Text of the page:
The Michigan Union Ballroom was transformed yesterday afternoon into a bustling hub of entrepreneurship at the fourth annual MPowered Career Fair.

The career fair, which is the largest on Central Campus, aims to expose students to entrepreneurship and career opportunities. Ninety-two companies and more than 1,300 students participated in the fair.

MPowered — a University student group of approximately 80 students who promote business creation — coordinates the fair. MPowered urges students to take an idea and turn it into something big, said LSA junior Matt Holtz, the director of the Career Fair Project.

With the depressed state of the Michigan economy, many students graduate from the University and leave the state to pursue careers with larger corporations, Holtz said. However, the fair hopes to combat this by bringing in local businesses that desire to recruit Michigan students.

“One of the main goals of the fair is to show students that there are more opportunities outside of corporate organizations,” Holtz said in an interview last week. “We want to help make Ann Arbor the entrepreneurial hub of the Midwest, and this is one of the only opportunities for small companies to meet students in this fashion.”

Working for an entrepreneurial company can provide students with hands on experience that allows them to have a direct impact on the company, Holtz said.

LSA junior Ankit Mehta, the president of MPowered, said the organization believes there are three ways to foster entrepreneurship: opening the door for opportunities, inspiring students to do business and supporting students who start their own businesses.

The fair hosted many technology and business companies and was open to students of all majors. The most job openings were in fields involving engineering, graphic design, accounting and marketing. The University’s Medical Innovation Center was also present at the fair and student-run companies made up one-fifth of the companies in attendance.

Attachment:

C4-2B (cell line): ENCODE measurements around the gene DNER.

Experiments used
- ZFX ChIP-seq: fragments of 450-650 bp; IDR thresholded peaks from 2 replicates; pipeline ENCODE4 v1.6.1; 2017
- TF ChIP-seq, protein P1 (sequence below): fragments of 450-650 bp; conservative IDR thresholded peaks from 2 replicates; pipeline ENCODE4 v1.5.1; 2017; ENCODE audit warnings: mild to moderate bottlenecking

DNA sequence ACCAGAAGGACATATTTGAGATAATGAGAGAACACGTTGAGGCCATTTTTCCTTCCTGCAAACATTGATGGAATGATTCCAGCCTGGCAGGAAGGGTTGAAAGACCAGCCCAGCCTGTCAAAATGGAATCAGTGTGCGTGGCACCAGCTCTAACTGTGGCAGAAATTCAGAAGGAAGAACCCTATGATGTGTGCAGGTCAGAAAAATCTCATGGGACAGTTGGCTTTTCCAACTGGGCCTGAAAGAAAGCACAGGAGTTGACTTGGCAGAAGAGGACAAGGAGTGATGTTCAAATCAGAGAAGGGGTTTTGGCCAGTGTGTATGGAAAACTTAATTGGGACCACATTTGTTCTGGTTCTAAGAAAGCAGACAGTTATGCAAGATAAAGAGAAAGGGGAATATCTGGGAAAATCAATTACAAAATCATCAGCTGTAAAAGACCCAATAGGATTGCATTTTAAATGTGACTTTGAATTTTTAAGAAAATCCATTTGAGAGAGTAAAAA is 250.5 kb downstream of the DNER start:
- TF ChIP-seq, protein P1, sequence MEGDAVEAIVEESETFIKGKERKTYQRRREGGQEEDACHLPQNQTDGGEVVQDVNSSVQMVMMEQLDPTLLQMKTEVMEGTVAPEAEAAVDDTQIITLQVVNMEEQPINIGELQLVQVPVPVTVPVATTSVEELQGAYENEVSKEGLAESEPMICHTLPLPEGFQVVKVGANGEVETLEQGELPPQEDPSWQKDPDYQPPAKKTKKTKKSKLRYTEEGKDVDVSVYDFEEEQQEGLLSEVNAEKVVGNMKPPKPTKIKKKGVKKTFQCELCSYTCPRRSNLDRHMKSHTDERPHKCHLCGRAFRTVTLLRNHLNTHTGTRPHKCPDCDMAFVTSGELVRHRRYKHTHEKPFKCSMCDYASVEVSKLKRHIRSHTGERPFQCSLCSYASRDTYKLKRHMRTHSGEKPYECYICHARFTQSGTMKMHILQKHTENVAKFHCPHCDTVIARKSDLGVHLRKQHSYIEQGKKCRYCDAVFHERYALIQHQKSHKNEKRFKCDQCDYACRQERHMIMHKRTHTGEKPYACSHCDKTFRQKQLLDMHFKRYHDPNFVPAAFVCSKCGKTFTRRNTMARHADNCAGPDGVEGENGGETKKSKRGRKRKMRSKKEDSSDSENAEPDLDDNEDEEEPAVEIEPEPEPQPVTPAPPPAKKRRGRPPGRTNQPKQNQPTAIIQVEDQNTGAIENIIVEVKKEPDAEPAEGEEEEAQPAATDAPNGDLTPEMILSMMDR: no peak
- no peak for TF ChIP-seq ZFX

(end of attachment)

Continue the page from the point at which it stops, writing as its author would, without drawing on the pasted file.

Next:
Students had the opportunity to introduce themselves to a multitude of companies, including MENLO Innovations — an Ann Arbor-based company that designs software. MENLO Innovations CEO Richard Sheridan said at the event that he enjoys being involved with the career fair.

“The MPowered Career Fair is a great opportunity that gives small companies tremendous exposure,” he said.

Amy Klinke, the assistant director for small company initiatives at the University’s Center for Entrepreneurship and Business Engagement Center, said she became involved with MPowered because she felt there was a need for small companies to meet and hire University students.

Prior to the career fair it was hard for small businesses to personally interact with and recruit students. To meet this need, Klinke said, MPowered helped advocate for the development of the Center for Entrepreneurship.

“MPowered and the career fair create a multifaceted experience for students where they can meet and learn about small startup companies,” Klinke said.

Mehta said he joined MPowered during his freshman year so he could gain real-world entrepreneurial experience. The fair provides an opportunity for MPowered members and other students to network with small businesses and get job leads.

“It is a great way to talk to startup companies and draws in a cool mix of people to make it different from a normal career fair,” Mehta said in an interview this week. “There are people there looking to build ideas.”

Working for these smaller companies provides an opportunity to channel what students have learned in the classroom, Mehta said.

“MPowered is operated like a start-up company and is an organization where skills are transferable,” he said. “There are students at the fair who want to learn from each other and make an impact.”

LSA junior Linda Chang said she took advantage of the opportunity to talk to potential employers at the career fair.

“I had heard about the fair and compiled a list of companies I was interested in and then looked at their websites,” Chang said. “I was then able to talk to them at the fair.”

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